In summary, a merchant gateway allows businesses to accept online payments by securely transmitting payment data between customers, issuing banks, acquiring banks, and merchants. It ensures that payments are authorized and settled quickly and efficiently, allowing businesses to focus on providing excellent products and services to their customers.
Is It Required to Have a Merchant Gateway?
If the business is running an e-commerce website or selling products and services online, having a merchant gateway is typically required.
A merchant gateway is a secure online system that allows the business to process credit card payments, debit card payments, and other electronic payments directly from their customers. Without one, a business won’t have the means to accept payment from customers.
If the business is running a brick-and-mortar business, they may not need a merchant gateway if they are only accepting cash or check payments. However, if the business wants to offer their customers the convenience of paying with credit or debit cards, they will need to set up a merchant gateway.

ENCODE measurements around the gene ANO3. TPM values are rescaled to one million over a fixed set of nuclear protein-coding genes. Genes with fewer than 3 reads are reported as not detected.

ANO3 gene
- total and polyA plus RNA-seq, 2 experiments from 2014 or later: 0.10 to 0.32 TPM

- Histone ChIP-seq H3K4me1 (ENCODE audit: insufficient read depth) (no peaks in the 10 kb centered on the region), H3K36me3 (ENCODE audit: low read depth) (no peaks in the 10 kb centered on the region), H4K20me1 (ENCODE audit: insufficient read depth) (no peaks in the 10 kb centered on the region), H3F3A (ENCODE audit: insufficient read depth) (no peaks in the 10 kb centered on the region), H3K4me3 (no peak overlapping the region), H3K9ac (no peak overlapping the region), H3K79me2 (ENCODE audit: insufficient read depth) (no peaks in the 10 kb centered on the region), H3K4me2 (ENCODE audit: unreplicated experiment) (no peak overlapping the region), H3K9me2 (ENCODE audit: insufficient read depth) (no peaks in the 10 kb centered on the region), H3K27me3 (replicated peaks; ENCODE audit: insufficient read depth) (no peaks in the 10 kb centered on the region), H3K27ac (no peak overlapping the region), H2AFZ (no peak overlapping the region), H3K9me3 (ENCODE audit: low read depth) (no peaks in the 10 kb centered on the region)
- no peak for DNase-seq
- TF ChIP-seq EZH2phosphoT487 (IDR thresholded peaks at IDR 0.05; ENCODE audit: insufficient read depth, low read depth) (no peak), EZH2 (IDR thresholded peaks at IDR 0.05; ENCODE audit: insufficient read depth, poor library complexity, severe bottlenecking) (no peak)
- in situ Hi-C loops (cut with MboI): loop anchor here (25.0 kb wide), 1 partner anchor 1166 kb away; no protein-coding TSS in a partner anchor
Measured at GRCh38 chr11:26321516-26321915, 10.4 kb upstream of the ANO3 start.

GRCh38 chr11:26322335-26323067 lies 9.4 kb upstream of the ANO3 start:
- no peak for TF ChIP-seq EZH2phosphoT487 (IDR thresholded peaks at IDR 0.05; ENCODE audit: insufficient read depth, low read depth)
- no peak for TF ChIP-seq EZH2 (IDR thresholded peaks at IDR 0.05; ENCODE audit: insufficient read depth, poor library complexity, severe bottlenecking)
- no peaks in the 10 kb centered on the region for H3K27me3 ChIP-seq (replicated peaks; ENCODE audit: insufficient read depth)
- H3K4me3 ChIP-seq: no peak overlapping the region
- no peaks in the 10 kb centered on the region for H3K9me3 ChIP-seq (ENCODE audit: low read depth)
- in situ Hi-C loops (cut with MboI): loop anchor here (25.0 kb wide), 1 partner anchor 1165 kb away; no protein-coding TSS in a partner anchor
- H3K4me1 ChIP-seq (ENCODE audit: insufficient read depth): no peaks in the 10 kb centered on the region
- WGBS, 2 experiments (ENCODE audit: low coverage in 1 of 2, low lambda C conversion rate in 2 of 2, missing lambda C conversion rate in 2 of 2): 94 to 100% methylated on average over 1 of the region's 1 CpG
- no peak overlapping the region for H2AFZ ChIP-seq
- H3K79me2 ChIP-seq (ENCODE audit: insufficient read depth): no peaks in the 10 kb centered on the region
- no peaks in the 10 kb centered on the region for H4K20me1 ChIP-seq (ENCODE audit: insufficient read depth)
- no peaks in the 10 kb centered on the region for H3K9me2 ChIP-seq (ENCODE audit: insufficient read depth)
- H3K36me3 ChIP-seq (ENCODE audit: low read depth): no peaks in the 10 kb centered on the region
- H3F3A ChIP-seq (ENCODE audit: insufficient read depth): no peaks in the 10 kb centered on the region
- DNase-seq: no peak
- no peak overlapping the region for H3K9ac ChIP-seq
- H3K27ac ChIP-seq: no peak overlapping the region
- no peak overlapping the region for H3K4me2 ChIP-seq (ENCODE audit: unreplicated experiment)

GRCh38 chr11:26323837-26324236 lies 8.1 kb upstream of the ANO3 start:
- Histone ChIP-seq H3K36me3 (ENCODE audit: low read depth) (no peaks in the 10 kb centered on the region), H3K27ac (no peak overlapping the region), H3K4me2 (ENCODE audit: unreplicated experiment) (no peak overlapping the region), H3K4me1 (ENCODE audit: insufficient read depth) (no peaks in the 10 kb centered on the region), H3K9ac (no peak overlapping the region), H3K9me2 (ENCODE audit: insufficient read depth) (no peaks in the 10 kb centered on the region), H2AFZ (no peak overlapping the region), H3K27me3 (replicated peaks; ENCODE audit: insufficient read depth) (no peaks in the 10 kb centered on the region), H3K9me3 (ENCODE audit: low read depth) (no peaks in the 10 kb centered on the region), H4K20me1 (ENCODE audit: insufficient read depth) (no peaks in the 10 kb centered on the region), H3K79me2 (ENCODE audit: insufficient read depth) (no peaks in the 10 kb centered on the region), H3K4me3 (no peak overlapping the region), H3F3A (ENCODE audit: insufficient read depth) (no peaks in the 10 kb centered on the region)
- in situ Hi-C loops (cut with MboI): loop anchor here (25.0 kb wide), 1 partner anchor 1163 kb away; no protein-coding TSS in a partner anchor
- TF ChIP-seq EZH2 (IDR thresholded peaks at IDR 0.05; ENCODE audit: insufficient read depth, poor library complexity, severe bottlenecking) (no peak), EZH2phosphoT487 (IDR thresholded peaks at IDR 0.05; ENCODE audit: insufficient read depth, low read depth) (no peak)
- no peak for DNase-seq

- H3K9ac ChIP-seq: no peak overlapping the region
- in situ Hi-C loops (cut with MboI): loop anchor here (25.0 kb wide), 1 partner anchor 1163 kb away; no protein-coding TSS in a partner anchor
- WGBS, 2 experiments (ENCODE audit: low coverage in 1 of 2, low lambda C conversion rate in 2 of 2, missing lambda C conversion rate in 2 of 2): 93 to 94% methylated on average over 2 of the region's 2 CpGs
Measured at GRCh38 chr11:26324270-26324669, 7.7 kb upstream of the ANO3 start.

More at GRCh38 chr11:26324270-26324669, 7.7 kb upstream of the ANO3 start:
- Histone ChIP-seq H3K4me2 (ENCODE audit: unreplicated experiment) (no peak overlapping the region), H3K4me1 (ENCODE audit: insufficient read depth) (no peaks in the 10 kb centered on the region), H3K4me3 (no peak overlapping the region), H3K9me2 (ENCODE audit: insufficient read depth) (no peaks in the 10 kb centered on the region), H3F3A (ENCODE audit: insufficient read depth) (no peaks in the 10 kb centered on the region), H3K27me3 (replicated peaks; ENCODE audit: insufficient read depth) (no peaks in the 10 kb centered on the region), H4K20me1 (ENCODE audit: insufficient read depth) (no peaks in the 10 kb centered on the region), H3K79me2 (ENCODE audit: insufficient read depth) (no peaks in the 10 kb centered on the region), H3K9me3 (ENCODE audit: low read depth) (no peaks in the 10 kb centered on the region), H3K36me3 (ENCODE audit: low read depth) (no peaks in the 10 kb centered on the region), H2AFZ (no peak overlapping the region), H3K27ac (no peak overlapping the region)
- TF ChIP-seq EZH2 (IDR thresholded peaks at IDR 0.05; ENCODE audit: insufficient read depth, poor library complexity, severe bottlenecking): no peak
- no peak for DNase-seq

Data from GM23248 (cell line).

In other words, if accepting payment by credit and debit card is important, then it is required to have a merchant gateway. Using a merchant gateway is the only way to safely and securely accept credit and debit card payments.
Merchant Gateway vs Merchant Account
A merchant gateway and a merchant account are both important components of accepting payments in an online business, but they serve different functions.
A merchant gateway is a software or platform that allows businesses to securely process payments made through credit cards, debit cards, or other digital payment methods. It acts as the middleman between the customer’s payment information and the merchant’s bank account.